The picture of shirts above are color coded to show the form of abuse and whether the victim survived their abuse situation. Photograph taken by Lizzie Williams.
Students, faculty and people of the community come together to express their emotions and learn more about Sexual Assault Awareness Month
Saddleback held a Sexual Assault Awareness Day on Monday, April 9. 11 different organizations attended the event and provided information for attendees.
The Clothesline Project, one of the organizations at the event, allows victims of sexual abuse or domestic violence to express their emotions and tell their story. These shirts hang around school campuses to be viewed as a testimony to the problem of violence against women and men.
According to the NSVRC one in five women and one in 71 men will be raped at some point in their lives in the world. In the United States, one in three women and one in six men have experienced some form of violent sexual contact in their lifetime.
A white-colored shirt represents the women who died because of violence. Yellow represents battery or assault charges on women. Red, pink or orange represent survivors of rape and sexual assault.
Blue or green colors represent survivors of incest and sexual abuse. Purple symbols women attacked because of their sexual orientation. The last color black presents the women attacked for political reasons.
A representative of the organization said that the event started during the 1980s in the United States because people believed they needed a safe way to air their “dirty laundry”. She said it was to talk about things nobody wanted to talk about. The organization’s creation occurred in 2001 with only eight shirts and now has blossomed into around 1200 shirts.
According to 211, a nonprofit organization that participated in the event, every day thousands of people across the United States turn to this organization for information and support. 211 provide resources and information for financial, domestic, health or disaster related situations. Menisa manages the helpline and also a secretary for the referral specialist.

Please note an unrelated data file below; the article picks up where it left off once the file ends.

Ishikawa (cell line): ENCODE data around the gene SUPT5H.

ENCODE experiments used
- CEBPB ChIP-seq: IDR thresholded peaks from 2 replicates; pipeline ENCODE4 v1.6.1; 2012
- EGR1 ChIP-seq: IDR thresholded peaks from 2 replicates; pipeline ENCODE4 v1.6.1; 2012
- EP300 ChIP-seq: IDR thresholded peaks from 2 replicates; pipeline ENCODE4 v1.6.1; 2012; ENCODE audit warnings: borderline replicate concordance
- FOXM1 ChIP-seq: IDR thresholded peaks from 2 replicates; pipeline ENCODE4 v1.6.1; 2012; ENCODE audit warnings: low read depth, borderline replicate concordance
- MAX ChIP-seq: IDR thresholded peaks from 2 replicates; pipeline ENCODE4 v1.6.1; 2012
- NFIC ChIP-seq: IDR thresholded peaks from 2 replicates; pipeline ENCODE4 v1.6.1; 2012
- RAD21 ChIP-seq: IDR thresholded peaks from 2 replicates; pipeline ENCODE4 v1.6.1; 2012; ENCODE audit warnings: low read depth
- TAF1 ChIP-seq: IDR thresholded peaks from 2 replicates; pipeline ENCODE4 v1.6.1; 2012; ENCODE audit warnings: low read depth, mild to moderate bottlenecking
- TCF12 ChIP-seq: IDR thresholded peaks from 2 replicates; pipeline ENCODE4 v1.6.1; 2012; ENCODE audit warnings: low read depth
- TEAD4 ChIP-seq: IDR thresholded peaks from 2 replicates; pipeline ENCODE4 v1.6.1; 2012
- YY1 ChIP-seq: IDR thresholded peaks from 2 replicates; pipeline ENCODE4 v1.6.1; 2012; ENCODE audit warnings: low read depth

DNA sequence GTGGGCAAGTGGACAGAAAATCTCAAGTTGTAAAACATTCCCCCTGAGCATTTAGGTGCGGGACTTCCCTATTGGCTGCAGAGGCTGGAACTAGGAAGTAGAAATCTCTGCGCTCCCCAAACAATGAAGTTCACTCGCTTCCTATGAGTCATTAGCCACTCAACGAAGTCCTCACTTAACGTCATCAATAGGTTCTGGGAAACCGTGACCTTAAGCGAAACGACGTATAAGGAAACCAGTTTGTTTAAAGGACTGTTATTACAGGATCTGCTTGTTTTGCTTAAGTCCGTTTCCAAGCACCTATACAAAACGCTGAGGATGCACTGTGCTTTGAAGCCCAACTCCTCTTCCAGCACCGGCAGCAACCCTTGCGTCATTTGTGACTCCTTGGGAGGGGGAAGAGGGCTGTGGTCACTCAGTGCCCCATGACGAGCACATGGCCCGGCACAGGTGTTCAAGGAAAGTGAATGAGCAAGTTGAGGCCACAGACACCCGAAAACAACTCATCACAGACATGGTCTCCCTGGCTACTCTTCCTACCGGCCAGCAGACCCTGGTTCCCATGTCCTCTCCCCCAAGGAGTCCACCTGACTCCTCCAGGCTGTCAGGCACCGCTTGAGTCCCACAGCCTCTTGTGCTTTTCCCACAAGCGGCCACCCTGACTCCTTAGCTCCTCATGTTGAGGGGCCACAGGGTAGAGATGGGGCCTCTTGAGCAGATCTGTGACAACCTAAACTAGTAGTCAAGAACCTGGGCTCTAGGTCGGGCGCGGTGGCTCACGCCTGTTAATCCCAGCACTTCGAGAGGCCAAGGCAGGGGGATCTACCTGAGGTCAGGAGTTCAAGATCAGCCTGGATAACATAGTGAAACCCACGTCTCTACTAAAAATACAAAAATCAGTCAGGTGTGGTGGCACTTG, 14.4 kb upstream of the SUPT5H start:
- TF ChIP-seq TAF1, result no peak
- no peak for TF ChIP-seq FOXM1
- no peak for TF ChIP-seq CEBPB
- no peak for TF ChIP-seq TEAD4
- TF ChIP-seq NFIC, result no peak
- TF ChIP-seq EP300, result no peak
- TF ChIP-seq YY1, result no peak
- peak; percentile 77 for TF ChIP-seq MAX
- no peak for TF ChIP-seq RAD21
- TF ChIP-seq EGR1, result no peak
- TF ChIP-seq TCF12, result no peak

“I myself am a domestic violence survivor,” she said. “I started volunteering at 211 in Riverside, so when I came to Orange County I thought I should apply and fell in love with it.”
Courtney, a part of the resource department, manages the database for the organization.
“If you dial 511 you get traffic, 911 you get emergency services, but if you dial 211 you get a 911 for social services,” she said. “ It is for any health and service need. Pretty much everywhere in the United States has one.”
Jennifer Mendoza works for an organization called Radar, located in Santa Ana.
“We primarily serve Latino LGBT community,” she said. “We provide free HIV testing and other resources such as linkage to care. We also do PREP and PEP services.”
She explains PREP stands for pre-exposure prohylaxis, a pill you take every day in case of an exposure to HIV. PREP does not prevent sexual transmitted disease or pregnancy.
PEP stands for post-exposure prophlaxis, that needs to be prescribed to you after possible HIV exposure from sex or sharing needles. Individuals should take the full HIV regimen daily for 28 days after you know or suspect an exposure to HIV.
It works well if you take it prescribed and starts as soon as possible after 72 hours of exposure. Doctors also recommend you get tested for HIV to rule out any current infections.
These pills can lower your risk for HIV. Before you ask to take the pills, you should get tested for HIV or STDS and talk with a health provider.
Each year during the month of April, NSVRC raises public awareness about sexual assault. The resources and materials for the Sexual Assault Awareness Month are coordinated with NSVRC and anti-sexual assault organizations throughout the United States. Their mission consists of educating communities and individuals on how to prevent sexual violence.